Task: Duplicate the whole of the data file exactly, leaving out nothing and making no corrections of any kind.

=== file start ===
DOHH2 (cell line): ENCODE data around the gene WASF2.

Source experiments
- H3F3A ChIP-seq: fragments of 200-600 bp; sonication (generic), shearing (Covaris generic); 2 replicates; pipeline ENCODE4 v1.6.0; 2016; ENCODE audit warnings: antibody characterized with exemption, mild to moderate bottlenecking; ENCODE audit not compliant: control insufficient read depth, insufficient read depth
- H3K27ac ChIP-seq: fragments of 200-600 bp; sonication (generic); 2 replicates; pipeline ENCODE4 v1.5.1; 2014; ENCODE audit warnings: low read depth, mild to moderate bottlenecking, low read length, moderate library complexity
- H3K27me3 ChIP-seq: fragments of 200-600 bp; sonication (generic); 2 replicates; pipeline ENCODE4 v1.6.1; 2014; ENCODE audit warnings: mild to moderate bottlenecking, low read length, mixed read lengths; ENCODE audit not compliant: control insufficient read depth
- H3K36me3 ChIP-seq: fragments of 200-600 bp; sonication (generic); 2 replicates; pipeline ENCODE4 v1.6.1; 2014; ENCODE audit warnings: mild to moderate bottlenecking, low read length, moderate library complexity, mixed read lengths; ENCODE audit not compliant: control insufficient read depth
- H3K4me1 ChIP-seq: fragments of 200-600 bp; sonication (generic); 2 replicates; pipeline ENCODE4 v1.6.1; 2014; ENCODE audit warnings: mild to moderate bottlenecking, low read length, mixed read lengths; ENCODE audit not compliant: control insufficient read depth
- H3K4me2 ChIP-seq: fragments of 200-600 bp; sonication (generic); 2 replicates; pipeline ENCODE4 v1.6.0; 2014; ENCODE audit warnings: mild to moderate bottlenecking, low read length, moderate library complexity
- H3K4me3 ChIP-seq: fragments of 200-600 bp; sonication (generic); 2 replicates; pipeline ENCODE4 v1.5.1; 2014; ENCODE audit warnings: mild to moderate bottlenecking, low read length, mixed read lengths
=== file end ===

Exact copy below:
DOHH2 (cell line): ENCODE data around the gene WASF2.

Source experiments
- H3F3A ChIP-seq: fragments of 200-600 bp; sonication (generic), shearing (Covaris generic); 2 replicates; pipeline ENCODE4 v1.6.0; 2016; ENCODE audit warnings: antibody characterized with exemption, mild to moderate bottlenecking; ENCODE audit not compliant: control insufficient read depth, insufficient read depth
- H3K27ac ChIP-seq: fragments of 200-600 bp; sonication (generic); 2 replicates; pipeline ENCODE4 v1.5.1; 2014; ENCODE audit warnings: low read depth, mild to moderate bottlenecking, low read length, moderate library complexity
- H3K27me3 ChIP-seq: fragments of 200-600 bp; sonication (generic); 2 replicates; pipeline ENCODE4 v1.6.1; 2014; ENCODE audit warnings: mild to moderate bottlenecking, low read length, mixed read lengths; ENCODE audit not compliant: control insufficient read depth
- H3K36me3 ChIP-seq: fragments of 200-600 bp; sonication (generic); 2 replicates; pipeline ENCODE4 v1.6.1; 2014; ENCODE audit warnings: mild to moderate bottlenecking, low read length, moderate library complexity, mixed read lengths; ENCODE audit not compliant: control insufficient read depth
- H3K4me1 ChIP-seq: fragments of 200-600 bp; sonication (generic); 2 replicates; pipeline ENCODE4 v1.6.1; 2014; ENCODE audit warnings: mild to moderate bottlenecking, low read length, mixed read lengths; ENCODE audit not compliant: control insufficient read depth
- H3K4me2 ChIP-seq: fragments of 200-600 bp; sonication (generic); 2 replicates; pipeline ENCODE4 v1.6.0; 2014; ENCODE audit warnings: mild to moderate bottlenecking, low read length, moderate library complexity
- H3K4me3 ChIP-seq: fragments of 200-600 bp; sonication (generic); 2 replicates; pipeline ENCODE4 v1.5.1; 2014; ENCODE audit warnings: mild to moderate bottlenecking, low read length, mixed read lengths